AA. Does recording in analog encourage you to use different techniques and are there any technical difficulties that arise from working with tape as opposed to digital?

If you’re asking me is it more difficult to record with tape, yes. Yes it is, if you’re not accustomed to it. If you are then it’s not, but you have to go about it in a slightly different way because it’s a completely different medium. So things like an overall level in digital you wouldn’t really worry because there are two states really. A state of, it’s fine and a state of, you’ve got a peak or red light and that’s distortion. On tape however, there’s a whole area of possibilities where it might be ok, it might not, so you have to be not just aware of that, you have to be able to control it and know whether a certain instrument can be pushed to a particular limit or whether you have to leave it alone because of distortion. So you see there are no yes or no states, there are many states of ‘possibly’ and when you start to push it, you’re constantly thinking how far can we push it before the tape distorts. And you won’t know it’s distorted until it comes back. Very much like film where you process a film you don’t know what’s there until you get it back.

 

AA. So it is trickier?

Well, I wouldn’t use the word trickier, its just a more involved process and I think it involves skill, there is a certain skill involved in it and I suppose I would use the word art, there’s an art to recording on tape. It’s certainly more demanding, if you had only recorded with digital you couldn’t just jump into analog. Your could jump the other way though. In fact, I tend to record to digital with a slight analog mind. I’ve just found over the years that by using certain processes and maybe over compressing slightly I get what I want. I love digital but what I find i’ve lost is that tape compression and I try in some ways to re create that.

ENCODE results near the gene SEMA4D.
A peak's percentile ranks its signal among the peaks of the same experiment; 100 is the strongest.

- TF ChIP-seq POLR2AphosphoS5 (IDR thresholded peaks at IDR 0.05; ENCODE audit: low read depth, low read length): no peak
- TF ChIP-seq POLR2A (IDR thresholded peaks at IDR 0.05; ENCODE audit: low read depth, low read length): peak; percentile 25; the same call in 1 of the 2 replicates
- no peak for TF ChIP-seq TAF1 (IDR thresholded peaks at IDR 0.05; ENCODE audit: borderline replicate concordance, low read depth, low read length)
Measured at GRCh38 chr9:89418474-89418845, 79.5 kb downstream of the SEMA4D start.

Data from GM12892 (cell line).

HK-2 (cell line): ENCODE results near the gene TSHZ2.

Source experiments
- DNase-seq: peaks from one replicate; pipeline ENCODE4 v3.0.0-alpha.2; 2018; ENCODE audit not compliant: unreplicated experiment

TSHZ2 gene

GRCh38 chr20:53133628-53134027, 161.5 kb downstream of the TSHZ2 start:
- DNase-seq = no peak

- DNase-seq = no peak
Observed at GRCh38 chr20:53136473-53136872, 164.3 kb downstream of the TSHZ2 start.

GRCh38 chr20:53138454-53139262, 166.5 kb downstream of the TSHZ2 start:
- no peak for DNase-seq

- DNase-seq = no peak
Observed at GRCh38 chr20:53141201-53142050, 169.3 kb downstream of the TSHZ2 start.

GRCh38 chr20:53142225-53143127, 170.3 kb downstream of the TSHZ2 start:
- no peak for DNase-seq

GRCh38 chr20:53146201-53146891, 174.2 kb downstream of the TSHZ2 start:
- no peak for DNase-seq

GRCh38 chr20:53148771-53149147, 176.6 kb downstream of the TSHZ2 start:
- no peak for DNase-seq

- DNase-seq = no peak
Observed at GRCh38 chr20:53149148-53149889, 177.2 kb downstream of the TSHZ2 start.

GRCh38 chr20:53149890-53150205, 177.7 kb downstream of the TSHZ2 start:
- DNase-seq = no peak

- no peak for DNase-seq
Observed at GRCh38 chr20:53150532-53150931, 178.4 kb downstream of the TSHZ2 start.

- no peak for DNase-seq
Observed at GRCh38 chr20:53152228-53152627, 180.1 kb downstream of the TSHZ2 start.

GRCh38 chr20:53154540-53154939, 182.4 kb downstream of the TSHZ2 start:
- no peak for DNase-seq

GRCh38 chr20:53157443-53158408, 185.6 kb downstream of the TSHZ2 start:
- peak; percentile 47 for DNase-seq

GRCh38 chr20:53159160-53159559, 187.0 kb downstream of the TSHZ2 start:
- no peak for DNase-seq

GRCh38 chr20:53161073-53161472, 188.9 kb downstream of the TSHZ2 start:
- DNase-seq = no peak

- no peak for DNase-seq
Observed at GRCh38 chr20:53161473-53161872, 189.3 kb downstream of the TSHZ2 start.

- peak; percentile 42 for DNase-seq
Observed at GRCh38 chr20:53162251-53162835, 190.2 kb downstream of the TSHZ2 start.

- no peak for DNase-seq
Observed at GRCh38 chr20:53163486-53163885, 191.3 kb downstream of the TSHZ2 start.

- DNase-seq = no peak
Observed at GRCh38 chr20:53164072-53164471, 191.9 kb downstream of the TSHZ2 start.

AA. Do you find that people consider working in analog as simply old technology or do they think of recording in analog as something that is experimental and creative?

There is definitely an element of experimentation involved. People want to explore it for a kind of artistic satisfaction. There are certainly more and more people, especially young people, who are interested in the analog experience. However, the reality of it is they like the idea, but putting it into practice is not always easy. I encourage it. With my students I like to show them as much as I can, little tricks, little techniques, speeding up, slowing down, the more artistic stuff because although Protools is a great system, things like Varispeed, using things where you can be an artist and create stuff is far more rewarding for them. The thing that is hard to grasp if you’re not used to it, is its not as immediate, exactly the same as with photography. It makes more demands of you and you have to work at it, but the rewards are great. I learnt from people saying to me ‘I want this to sound like that”  and you have to sit and think how am I going to do this? So you end up thinking if I did this, if I do that, if I turn the tape over and so on. And you would do this hoping that the end result will happen and nine times out of ten it did, and that’s fantastic. So now I find more and more students are buying their own tapes to use on their own projects.